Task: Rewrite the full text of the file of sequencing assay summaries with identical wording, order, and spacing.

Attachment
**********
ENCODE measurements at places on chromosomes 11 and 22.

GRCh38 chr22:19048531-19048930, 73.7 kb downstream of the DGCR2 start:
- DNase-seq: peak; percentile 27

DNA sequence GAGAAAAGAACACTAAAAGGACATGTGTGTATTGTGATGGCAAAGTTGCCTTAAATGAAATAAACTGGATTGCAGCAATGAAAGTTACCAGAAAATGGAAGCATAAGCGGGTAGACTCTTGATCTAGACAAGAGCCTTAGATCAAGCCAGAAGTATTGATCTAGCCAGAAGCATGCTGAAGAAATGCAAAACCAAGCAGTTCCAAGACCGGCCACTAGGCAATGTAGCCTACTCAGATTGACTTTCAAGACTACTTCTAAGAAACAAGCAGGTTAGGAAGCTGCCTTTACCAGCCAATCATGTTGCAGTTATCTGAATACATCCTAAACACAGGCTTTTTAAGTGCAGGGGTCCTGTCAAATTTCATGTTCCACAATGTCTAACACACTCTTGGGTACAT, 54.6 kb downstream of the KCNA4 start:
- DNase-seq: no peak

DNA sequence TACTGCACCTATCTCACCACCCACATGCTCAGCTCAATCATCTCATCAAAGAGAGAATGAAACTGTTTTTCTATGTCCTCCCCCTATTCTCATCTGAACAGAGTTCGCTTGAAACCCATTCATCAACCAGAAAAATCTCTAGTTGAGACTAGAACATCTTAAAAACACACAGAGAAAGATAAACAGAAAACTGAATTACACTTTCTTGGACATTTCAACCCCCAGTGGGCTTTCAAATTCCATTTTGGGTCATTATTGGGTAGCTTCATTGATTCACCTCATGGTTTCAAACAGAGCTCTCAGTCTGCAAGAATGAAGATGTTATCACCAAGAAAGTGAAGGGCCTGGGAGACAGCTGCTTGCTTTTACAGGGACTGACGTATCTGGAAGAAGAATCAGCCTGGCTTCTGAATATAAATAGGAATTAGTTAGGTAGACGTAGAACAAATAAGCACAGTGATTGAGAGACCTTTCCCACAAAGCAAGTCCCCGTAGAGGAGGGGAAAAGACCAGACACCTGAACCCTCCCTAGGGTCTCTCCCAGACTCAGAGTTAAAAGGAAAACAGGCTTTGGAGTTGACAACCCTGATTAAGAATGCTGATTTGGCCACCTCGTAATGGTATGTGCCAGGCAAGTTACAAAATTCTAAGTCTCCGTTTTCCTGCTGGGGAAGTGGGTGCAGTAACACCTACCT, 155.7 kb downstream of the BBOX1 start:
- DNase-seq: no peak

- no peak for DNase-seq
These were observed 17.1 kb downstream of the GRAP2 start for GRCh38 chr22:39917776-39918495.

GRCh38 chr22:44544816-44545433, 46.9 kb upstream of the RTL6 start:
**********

ENCODE measurements at places on chromosomes 11 and 22.

GRCh38 chr22:19048531-19048930, 73.7 kb downstream of the DGCR2 start:
- DNase-seq: peak; percentile 27

DNA sequence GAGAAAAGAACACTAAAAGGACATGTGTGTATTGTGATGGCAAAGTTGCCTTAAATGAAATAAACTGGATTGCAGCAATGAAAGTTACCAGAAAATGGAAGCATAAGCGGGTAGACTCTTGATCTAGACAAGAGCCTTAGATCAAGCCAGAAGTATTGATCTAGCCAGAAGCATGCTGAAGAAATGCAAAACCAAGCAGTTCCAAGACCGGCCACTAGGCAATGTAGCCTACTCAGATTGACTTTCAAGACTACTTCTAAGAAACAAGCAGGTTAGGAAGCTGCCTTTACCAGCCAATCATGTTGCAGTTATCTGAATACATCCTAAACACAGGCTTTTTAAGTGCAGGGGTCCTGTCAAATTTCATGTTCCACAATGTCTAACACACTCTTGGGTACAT, 54.6 kb downstream of the KCNA4 start:
- DNase-seq: no peak

DNA sequence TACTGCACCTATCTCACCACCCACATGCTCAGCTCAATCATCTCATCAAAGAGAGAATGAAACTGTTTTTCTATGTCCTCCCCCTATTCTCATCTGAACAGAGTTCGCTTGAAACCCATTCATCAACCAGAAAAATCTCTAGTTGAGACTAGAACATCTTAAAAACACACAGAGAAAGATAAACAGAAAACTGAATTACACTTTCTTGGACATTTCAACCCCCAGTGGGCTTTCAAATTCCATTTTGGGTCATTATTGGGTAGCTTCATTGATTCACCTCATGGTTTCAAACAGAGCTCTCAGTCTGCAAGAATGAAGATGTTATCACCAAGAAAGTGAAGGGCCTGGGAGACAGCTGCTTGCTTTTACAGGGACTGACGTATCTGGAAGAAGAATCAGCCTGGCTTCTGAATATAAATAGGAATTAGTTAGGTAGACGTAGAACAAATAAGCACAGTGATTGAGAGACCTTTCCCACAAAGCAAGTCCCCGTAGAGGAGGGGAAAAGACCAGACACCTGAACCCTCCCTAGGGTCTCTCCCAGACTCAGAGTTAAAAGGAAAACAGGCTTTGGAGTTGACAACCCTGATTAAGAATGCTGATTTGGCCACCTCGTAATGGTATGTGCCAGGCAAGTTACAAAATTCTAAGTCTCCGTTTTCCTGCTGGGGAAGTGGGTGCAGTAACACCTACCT, 155.7 kb downstream of the BBOX1 start:
- DNase-seq: no peak

- no peak for DNase-seq
These were observed 17.1 kb downstream of the GRAP2 start for GRCh38 chr22:39917776-39918495.

GRCh38 chr22:44544816-44545433, 46.9 kb upstream of the RTL6 start: